Narcissus’ Reflection

Narcissus’ Reflection

Piercing eyes, still as a lake, printed on the glossy images by photographer Adi Nes entice viewers to peel off these well-crafted veneers and reveal an autobiographical search of identity and the reason of a nation. With his art, Nes is the master storyteller. Yet, his career seems to hit its critical juncture only now after a five-year hiatus since Nes’ last series The Village in 2012. Like something is brewing and about to begin.

Adi Nes’ iconic image, Untitled (The Last Supper), from the photographer’s Soldiers series produced in 1999 once graced the front page of the New York Times, not only represents a high point in his artistic career, but also summarises many of his ideologies of what we should consider now as Nes’ first period of work. The reason to the previous assertion is the photographer’s motivation to depart from his archetypal staged photographs into researching the crux of the photographic medium, the raison d’être of propagating images. “I feel that photography has changed from the roots – how an image starts.”

Adi Nes- Soldiers

Untitled, 1999, from the serie “Soldiers” – 90 x 90 cm & 140 x 140 cm. © Courtesy of the Artist.

Flipping back the pages to the day when Nes registered for courses at Bezalel Academy of Art and Design Jerusalem after serving in the army and has mistakenly checked the box for the Photography department, his method of drawing out sketches and storyboarding prior to shooting was unusual in the late 80’s in Israel. Nes’ dramatic style and audacity are drawn from his experience working in the television and cinema industry as well as from Postmodernist figures from North America like Cindy Sherman, Jeff Wall and Philip-Lorca diCorcia. In Guy Debord’s definition of life being “presented as an immense accumulation of spectacles”, Nes bases his photography heavily on introspection, or rather his association with his world, his reality and his people.

“I deal with homoeroticism and masculinity because I’m gay; with Israeliness because I’m an Israeli. Because I’ve grown up in the periphery, I deal with the gap between the centre and the boundary; because my parents immigrated from Iran, I deal with ethnic issues and minority groups; because I’m an artist, I pay tribute to classical art; because I’m Jewish, I deal with Judaism.” Underneath the parallelism drawn from staged actors posing as contemporary homeless people and the moment before the Binding of Isaac in Untitled (Abraham & Isaac) (2004) or the tribute to Picasso’s Boy Leading a Horse (1906) and its allusion to the mythological beast Pegasus in Untitled (2008) from The Village series, Nes wishes to relate the viewers on an exceedingly intimate level.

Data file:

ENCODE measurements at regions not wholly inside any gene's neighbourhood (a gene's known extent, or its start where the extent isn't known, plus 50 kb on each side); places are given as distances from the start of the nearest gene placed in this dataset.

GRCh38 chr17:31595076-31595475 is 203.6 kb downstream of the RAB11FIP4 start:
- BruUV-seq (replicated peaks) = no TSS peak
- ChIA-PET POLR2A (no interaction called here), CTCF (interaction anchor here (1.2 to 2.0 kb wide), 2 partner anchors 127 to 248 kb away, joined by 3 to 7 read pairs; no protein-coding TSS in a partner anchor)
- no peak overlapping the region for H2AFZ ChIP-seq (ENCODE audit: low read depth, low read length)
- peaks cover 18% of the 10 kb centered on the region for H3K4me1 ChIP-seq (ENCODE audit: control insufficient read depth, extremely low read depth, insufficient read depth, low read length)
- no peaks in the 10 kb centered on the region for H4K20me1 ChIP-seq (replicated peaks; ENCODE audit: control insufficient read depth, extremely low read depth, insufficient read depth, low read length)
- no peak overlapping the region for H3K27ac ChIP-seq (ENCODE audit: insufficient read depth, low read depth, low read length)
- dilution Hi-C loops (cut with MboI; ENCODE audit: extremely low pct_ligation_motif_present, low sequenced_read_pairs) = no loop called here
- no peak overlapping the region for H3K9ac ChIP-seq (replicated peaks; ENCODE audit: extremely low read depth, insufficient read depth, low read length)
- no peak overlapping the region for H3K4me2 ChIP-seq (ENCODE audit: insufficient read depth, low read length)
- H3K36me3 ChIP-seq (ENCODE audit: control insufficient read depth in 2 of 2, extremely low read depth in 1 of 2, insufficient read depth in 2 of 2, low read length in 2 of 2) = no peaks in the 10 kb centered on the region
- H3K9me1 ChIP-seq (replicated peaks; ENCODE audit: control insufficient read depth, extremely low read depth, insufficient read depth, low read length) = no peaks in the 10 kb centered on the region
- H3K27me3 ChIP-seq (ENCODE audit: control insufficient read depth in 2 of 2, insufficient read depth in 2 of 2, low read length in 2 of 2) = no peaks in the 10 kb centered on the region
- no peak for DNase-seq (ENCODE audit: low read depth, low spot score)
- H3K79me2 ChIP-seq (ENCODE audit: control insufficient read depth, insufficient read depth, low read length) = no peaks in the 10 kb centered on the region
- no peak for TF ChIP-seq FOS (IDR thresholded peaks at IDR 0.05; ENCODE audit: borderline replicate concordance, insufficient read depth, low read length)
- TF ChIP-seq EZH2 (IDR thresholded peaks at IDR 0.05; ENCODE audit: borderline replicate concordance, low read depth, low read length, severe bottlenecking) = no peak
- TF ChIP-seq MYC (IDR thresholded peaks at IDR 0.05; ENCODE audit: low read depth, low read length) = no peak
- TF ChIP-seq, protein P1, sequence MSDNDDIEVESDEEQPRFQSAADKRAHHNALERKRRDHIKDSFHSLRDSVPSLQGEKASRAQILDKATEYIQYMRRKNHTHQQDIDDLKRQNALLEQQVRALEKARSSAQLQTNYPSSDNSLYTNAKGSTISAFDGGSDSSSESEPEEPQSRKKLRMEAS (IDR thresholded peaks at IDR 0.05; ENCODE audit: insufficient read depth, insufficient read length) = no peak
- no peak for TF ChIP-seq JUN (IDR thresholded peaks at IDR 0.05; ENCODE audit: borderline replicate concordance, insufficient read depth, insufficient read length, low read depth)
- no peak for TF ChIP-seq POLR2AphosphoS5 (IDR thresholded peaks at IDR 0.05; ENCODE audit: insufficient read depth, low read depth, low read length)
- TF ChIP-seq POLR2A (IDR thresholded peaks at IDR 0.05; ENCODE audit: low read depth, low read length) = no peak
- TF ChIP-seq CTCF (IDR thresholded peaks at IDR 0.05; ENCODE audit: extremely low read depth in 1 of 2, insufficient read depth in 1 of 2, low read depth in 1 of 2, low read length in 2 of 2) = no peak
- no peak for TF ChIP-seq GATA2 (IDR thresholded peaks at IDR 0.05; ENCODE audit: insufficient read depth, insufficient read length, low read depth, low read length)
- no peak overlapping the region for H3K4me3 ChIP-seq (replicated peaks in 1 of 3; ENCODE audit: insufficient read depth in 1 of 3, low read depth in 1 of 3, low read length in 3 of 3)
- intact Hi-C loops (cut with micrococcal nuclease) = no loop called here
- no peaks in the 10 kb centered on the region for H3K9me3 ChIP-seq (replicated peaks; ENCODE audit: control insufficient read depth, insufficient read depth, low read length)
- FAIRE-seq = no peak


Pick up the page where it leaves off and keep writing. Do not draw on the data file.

Adi Nes - Biblical Abraham & Isaac

Untitled (Abraham & Isaac) 2004, from the serie “Biblical Stories” – 100 x 100 cm & 140 x 140 cm. © Courtesy of the Artist.

The elicited ambiguity in Nes’ images, which is also the reason to their unyielding fascination, often obfuscates the truth of its message that oscillates between its commanding visual language with its dark tones and contrasts, the allegorical stories,  the alluded drama and the underlying tensed atmosphere, and Nes’ concept in discussing identity. This collection of images by Nes is almost a by-product of the photographer’s state of mind and worldview during that specific period. His desire to piece together his inner identity struggles while living in and telling stories of “a young nation that started from a dream” and having his ideals shaped by Hebrew, an ancient and colourful language whose modern usage can still be considered to be in its infancy.

Nes bases his photography heavily on introspection, or rather his association with his world, his reality and his people.

It is not illogical to analyse that everything which has been created until now in Nes’ career is a long exposition to his story and of what is brewing up in his ongoing research. Upon the completion of the series The Village in 2012, Nes participated in a project at the science faculty at the Hebrew University in Jerusalem. Alongside scientists, the photographer delved into how the core of matters remains as materials fall apart. “I thought to create a project that follows the way of how I feel about contemporary life. My body, at the age of 51, starts to break apart but my identity is always there.” Far different from his situation during his creative proliferation, Nes finds himself leading a comfortable life. Yet, conflict ensues. “I’ve got to a place where I can feel that everything is settled down and suddenly, it starts to all break apart again.” This crisis in his identity as an artist solicits him to look for new expressions, new colours, new textures, and new ways of thinking.